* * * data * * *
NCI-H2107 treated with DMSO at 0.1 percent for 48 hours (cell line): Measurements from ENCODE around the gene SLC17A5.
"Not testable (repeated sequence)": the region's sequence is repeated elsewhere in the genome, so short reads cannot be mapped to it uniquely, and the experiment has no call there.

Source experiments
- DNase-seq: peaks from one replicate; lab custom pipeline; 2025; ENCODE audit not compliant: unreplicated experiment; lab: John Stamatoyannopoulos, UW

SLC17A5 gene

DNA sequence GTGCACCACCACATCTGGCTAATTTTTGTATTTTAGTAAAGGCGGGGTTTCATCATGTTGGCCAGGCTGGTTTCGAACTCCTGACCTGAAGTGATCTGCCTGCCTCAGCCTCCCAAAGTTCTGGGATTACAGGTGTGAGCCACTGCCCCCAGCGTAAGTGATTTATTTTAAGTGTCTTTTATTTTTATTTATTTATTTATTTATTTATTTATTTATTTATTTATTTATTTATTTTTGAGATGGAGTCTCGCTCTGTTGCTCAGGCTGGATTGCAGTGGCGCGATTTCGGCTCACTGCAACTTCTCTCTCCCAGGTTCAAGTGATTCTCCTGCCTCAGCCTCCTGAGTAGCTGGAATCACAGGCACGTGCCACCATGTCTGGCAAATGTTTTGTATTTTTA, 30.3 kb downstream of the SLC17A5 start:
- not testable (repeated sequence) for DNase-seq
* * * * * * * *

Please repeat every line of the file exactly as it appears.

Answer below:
NCI-H2107 treated with DMSO at 0.1 percent for 48 hours (cell line): Measurements from ENCODE around the gene SLC17A5.
"Not testable (repeated sequence)": the region's sequence is repeated elsewhere in the genome, so short reads cannot be mapped to it uniquely, and the experiment has no call there.

Source experiments
- DNase-seq: peaks from one replicate; lab custom pipeline; 2025; ENCODE audit not compliant: unreplicated experiment; lab: John Stamatoyannopoulos, UW

SLC17A5 gene

DNA sequence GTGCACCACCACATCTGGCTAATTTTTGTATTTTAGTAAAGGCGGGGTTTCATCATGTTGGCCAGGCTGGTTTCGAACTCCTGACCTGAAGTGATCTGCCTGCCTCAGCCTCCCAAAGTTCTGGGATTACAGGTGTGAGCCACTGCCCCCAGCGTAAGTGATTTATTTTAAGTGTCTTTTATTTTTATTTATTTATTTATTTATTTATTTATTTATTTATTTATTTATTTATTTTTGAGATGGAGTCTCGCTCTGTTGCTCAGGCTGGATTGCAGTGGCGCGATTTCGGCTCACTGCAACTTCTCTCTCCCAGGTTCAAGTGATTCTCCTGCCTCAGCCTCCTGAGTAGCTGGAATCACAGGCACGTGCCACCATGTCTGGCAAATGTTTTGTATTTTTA, 30.3 kb downstream of the SLC17A5 start:
- not testable (repeated sequence) for DNase-seq